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Israel is building an Iron Dome, but Obama doesn't seem committed to building up defense missile systems at home or abroad.

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Hamas Rockets Threaten Global Security

Israel is building an Iron Dome, but Obama doesn’t seem committed to building up defense missile systems at home or abroad.

Two otherwise unrelated activities represent a serious challenge for the Obama administration:  Hamas’ rocket war with Israel and the U.S. decision to equip its Atlantic fleet with more ballistic missile defense (BMD) capable warships.  These activities acknowledge a growing missile threat to global security.

But expect the president-elect to put rocket and missile defense systems on hold while he negotiates with terrorists and rogues.  Obama said during the campaign he’ll negotiate with regimes like Iran, and he is being urged by advisers to initiate contacts with Hamas.  

In contrast, during his campaign, Obama said he “…supports deploying a missile defense system when the technology is proved to be workable.”  Even though our anti-missile technologies are maturing they cannot be conclusively “proved” except in war.  

We must continue to grow our layered BMD systems because the threat is increasing.  Growing our systems should be done in tandem with any negotiations, and to do otherwise would be foolhardy.

The ongoing Israel-Hamas war was ignited by the terror group’s rocket attacks on Israeli cities.  Since 2001, Islamic terrorists have used thousands of rockets to attack innocent Israelis rather than rely on suicide bombers which have been — since the Israelis fenced off Gaza — almost entirely thwarted.   Therefore, expect rockets to become the terrorist’s weapon of choice, when like in Israel, other means are defeated.

Israel is responding to the terrorist’s rockets by developing a multi-layered “Iron Dome” Rocket Defense System and David’s Sling Missile Defense System which is Israel’s counter-rocket, artillery and mortar (C-RAM) network to defeat Hamas’ aerial attacks.  The C-RAM could become operational in the next five years and will be part of a network along side the U.S.-Israeli produced Arrow and US PAC-3 (the newest of the Patriot BMD systems) designed to protect Israel from Iranian ballistic missiles.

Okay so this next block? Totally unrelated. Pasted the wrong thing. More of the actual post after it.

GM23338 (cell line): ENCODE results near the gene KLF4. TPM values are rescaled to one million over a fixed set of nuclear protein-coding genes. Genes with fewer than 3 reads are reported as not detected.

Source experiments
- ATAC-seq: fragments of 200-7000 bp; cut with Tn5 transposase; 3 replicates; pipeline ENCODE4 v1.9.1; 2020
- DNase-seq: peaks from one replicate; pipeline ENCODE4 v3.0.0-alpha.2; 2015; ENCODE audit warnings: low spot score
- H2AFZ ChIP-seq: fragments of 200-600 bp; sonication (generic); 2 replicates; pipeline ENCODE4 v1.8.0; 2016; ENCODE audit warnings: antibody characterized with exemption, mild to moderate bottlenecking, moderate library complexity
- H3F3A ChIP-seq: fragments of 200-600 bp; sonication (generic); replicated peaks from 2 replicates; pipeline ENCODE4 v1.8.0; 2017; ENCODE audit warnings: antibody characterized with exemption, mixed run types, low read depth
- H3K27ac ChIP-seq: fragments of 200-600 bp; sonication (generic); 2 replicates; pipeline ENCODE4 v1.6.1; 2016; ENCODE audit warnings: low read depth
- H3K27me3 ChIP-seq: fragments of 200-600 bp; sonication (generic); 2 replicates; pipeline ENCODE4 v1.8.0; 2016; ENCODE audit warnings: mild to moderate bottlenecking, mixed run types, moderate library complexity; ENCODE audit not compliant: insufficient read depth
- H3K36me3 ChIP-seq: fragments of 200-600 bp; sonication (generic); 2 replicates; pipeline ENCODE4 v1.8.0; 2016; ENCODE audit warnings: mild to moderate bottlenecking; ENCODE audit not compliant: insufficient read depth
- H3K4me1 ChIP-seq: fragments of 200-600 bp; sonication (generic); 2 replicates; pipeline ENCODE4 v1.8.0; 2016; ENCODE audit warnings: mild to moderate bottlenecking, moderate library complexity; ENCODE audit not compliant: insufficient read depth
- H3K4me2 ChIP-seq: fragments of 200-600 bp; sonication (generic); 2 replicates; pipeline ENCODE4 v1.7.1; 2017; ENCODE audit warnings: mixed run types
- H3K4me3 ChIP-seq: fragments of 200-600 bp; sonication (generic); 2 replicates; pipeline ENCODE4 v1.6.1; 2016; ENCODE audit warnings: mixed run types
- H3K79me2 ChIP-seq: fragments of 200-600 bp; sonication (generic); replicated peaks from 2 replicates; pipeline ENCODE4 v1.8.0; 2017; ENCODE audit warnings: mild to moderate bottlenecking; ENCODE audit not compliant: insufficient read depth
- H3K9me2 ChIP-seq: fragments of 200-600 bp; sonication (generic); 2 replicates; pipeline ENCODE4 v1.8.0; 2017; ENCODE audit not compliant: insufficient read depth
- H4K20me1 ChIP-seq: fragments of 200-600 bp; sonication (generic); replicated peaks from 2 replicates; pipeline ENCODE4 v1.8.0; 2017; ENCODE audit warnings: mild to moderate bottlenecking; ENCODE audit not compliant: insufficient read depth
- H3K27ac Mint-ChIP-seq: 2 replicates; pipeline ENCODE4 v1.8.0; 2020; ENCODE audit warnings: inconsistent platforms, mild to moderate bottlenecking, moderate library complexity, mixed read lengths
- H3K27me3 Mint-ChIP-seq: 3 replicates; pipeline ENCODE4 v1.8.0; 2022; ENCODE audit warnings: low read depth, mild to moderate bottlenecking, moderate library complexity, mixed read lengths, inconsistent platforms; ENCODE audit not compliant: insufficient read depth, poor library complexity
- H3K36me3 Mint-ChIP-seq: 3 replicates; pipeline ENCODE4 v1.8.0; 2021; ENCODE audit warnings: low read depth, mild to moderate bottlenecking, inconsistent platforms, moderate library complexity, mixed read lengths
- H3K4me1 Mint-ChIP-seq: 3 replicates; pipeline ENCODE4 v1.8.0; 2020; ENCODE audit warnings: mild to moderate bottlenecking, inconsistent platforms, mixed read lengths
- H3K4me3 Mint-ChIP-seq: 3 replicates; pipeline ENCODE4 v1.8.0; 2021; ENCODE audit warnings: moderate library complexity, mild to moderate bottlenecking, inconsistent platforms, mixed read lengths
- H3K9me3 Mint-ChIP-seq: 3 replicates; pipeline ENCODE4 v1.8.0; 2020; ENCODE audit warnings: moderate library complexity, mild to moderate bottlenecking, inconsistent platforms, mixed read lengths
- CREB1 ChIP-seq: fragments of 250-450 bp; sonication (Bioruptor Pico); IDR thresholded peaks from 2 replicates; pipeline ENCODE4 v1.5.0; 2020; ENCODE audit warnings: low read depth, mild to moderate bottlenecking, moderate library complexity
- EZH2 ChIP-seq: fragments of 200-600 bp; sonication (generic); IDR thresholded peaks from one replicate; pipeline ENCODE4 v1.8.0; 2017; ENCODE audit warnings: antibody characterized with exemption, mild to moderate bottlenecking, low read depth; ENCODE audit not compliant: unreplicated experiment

Last fall, Israel’s ability to track and intercept ballistic missiles was improved with the addition of the U.S.-provided X-band early-warning radar system.

Fortunately, short range rockets like those used by Hamas to attack Israeli cities haven’t been a problem for the U.S. homeland.  That could change if our borders aren’t better controlled and coastlines are accessed by rogues with sea-to-land rockets like the Scud recently tested from an Iranian container ship.  America has no C-RAM for the homeland, and one should be developed.  However, for now, our primary aerial threat is the emergence of Iranian and North Korean intercontinental ballistic missiles.

The U.S. has 18 Aegis-equipped guided missile warships that can track and intercept enemy ballistic missiles.  All but two are assigned to the Pacific fleet and are primed to defend against North Korean missiles.  Adding three Aegis capable warships to the Atlantic fleet’s two systems provides the necessary flexibility to counter the growing Iranian threat.

The Aegis systems which have an excellent track record are equipped with Standard Missile-3 (SM-3) interceptors designed to destroy short and medium range missiles on the ascent phase.  Since the first intercept test in January 2002, the Aegis BMD has realized 16 successful target missile intercepts in 20 attempts, including two intercepts by two SM-3s during one test.  Last year, an SM-3 fired from an Aegis cruiser brought down an errant U.S. spy satellite.

Our 24 ground-based interceptors at Fort Greeley, Alaska and Vandenberg Air Force Base, Calif., are intended to engage midcourse North Korean targets before the warheads re-enter the atmosphere.  Eight of the 13 midcourse intercept tests have been successful since 1999.

The U.S. has agreements with Poland and the Czech Republic to install a BMD system in those countries for midcourse intercepts of Iranian missiles.  But it appears these agreements may be in political jeopardy.